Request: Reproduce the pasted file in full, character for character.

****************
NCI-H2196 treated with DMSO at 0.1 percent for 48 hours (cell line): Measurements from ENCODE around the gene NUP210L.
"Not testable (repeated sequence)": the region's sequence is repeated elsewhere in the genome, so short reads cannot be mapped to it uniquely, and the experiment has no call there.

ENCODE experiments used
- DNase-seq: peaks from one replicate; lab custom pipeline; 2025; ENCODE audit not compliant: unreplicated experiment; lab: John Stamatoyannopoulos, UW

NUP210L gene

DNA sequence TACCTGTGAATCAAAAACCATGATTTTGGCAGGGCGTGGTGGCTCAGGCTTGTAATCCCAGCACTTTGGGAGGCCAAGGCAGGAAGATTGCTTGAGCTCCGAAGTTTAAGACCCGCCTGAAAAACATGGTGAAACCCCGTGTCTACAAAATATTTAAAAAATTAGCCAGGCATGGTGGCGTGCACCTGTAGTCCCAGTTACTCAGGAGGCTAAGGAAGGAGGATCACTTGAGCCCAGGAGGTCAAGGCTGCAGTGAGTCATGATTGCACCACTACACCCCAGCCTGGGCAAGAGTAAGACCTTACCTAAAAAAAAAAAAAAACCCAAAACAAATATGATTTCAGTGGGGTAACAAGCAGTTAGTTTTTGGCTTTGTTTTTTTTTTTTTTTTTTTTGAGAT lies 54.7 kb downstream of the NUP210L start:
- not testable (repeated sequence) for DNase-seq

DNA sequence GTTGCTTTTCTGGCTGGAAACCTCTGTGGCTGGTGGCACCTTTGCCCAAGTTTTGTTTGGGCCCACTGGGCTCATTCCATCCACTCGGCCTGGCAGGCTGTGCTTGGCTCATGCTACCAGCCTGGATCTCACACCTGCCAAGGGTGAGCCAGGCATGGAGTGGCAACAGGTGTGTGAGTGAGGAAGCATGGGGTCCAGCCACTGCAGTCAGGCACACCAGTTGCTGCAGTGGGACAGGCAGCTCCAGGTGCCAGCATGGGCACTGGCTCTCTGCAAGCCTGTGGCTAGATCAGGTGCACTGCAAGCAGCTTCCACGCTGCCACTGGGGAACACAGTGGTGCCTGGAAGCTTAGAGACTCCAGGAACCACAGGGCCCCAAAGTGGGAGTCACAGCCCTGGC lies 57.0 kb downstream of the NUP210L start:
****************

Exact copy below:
NCI-H2196 treated with DMSO at 0.1 percent for 48 hours (cell line): Measurements from ENCODE around the gene NUP210L.
"Not testable (repeated sequence)": the region's sequence is repeated elsewhere in the genome, so short reads cannot be mapped to it uniquely, and the experiment has no call there.

ENCODE experiments used
- DNase-seq: peaks from one replicate; lab custom pipeline; 2025; ENCODE audit not compliant: unreplicated experiment; lab: John Stamatoyannopoulos, UW

NUP210L gene

DNA sequence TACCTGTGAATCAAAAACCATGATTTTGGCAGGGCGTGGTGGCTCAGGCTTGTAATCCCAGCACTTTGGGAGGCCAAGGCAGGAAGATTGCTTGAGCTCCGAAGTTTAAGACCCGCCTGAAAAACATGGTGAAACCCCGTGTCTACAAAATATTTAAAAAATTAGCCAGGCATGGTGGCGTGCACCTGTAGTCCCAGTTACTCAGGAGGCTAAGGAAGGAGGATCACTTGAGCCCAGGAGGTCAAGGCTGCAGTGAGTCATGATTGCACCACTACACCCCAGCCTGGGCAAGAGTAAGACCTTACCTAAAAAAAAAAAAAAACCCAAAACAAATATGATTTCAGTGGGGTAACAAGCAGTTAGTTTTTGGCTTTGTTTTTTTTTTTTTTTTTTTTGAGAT lies 54.7 kb downstream of the NUP210L start:
- not testable (repeated sequence) for DNase-seq

DNA sequence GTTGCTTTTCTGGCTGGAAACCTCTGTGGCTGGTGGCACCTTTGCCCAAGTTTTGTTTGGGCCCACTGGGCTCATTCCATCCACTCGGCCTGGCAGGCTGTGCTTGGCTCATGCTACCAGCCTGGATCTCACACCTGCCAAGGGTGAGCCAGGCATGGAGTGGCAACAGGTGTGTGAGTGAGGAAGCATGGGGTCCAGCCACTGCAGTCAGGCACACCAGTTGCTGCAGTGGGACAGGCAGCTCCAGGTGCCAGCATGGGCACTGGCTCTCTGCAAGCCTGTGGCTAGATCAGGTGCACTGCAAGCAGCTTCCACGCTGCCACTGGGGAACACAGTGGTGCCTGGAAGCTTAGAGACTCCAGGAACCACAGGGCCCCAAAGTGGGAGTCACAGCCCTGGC lies 57.0 kb downstream of the NUP210L start: